Siegler, R. S., DeLoache, J. S., & Eisenberg, N. (2003). How children develop. New York: Worth.

Vygotsky, L. S. (1978). Mind in society: The development of higher psychological processes. Cambridge, MA: Harvard University Press.

Wadsworth, B. J. (2004). Piaget’s theory of cognitive and affective development: Foundations of constructivism. Longman Publishing.


How to cite this article:

McLeod, S. A. (2015). Jean Piaget. Retrieved from www.simplypsychology.org/piaget.html

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Vygotsky (and an introduction to Scaffolding and ZPD)

ZPD

Lev Vygotsky (1896–1934)
Vygotsky’s main work was in developmental psychology, and he proposed a theory of the development of higher cognitive functions in children that saw reasoning as emerging through practical activity in a social environment.

Vygotsky also posited a concept he called the zone of proximal development (ZPD), often understood to refer to the way that acquisition of new knowledge depends on previous learning, as well as the availability of instruction.

Vygotsky developed a sociocultural approach to cognitive development. He developed his theories at around the same time as Jean Piaget was starting to develop his ideas (1920’s and 30’s), but he died at the age of 38 and so his theories are incomplete – although some of his writings are still being translated from Russian.

No single principle (such as Piaget’s equilibration) can account for development. Individual development cannot be understood without reference to the social and cultural context within which it is embedded. Higher mental processes in the individual have their origin in social processes.

Classroom Applications
A contemporary educational application of Vygotsky’s theories is “reciprocal teaching”, used to improve students’ ability to learn from text. In this method, teachers and students collaborate in learning and practicing four key skills: summarizing, questioning, clarifying, and predicting. The teacher’s role in the process is reduced over time.

Scaffolding and ZPD 
Also, Vygotsky is relevant to instructional concepts such as “scaffolding” and “apprenticeship”, in which a teacher or more advanced peer helps to structure or arrange a task so that a novice can work on it successfully. Vygotsky’s theories also feed into the current interest in collaborative learning (or project based learning), suggesting that group members should have different levels of ability so more advanced peers can help less advanced members operate within their ZPD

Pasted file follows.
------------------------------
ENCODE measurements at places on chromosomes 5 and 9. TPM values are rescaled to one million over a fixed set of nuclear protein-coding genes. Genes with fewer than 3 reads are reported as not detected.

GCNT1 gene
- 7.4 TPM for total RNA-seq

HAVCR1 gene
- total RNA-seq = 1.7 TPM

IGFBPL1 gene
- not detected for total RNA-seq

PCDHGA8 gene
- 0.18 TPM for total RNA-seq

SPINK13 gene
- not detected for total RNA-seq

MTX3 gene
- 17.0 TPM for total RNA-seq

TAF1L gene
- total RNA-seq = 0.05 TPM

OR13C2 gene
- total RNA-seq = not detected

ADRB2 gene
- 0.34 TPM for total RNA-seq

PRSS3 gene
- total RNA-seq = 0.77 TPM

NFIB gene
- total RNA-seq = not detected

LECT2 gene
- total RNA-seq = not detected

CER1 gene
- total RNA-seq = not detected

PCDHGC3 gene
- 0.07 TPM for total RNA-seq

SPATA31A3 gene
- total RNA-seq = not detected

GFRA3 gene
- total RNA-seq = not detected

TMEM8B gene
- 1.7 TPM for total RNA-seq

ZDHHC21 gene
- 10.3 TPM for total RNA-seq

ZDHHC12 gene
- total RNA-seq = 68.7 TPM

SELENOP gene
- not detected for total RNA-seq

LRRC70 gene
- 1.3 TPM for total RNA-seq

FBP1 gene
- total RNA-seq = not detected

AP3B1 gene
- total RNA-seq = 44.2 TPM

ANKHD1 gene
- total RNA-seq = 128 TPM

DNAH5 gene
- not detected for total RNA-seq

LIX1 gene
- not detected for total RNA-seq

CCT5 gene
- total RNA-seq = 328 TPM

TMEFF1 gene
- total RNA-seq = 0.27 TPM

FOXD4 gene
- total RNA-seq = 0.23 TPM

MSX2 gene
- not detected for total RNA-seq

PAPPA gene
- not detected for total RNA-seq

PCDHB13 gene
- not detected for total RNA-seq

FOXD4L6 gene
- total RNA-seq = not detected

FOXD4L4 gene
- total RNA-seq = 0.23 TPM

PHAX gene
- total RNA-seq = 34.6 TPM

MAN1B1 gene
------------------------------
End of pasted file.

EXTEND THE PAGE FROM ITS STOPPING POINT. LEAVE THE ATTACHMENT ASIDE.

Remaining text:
Social Influences on Cognitive Development

Like Piaget, Vygotsky believes that young children are curious and actively involved in their own learning and the discovery and development of new understandings/schema.  However, Vygotsky placed more emphasis on social contributions to the process of development, whereas Piaget emphasized self-initiated discovery.

According to Vygotsky (1978), much important learning by the child occurs through social interaction with a skillful tutor. The tutor may model behaviors and/or provide verbal instructions for the child. Vygotsky refers to this as cooperative or collaborative dialogue. The child seeks to understand the actions or instructions provided by the tutor (often the parent or teacher) then internalizes the information, using it to guide or regulate their own performance.

Shaffer (1996) gives the example of a young girl who is given her first jigsaw. Alone, she performs poorly in attempting to solve the puzzle. The father then sits with her and describes or demonstrates some basic strategies, such as finding all the corner/edge pieces and provides a couple of pieces for the child to put together herself and offers encouragement when she does so.

As the child becomes more competent, the father allows the child to work more independently. According to Vygotsky, this type of social interaction involving cooperative or collaborative dialogue promotes cognitive development.

In order to gain an understanding of Vygotsky’s theories on cognitive development, one must understand two of the main principles of Vygotsky’s work: the More Knowledgeable Other (MKO) and the Zone of Proximal Development (ZPD).

More Knowledgeable Other

The more knowledgeable other (MKO) is somewhat self-explanatory; it refers to someone who has a better understanding or a higher ability level than the learner, with respect to a particular task, process, or concept.

Although the implication is that the MKO is a teacher or an older adult, this is not necessarily the case. Many times, a child’s peers or an adult’s children may be the individuals with more knowledge or experience.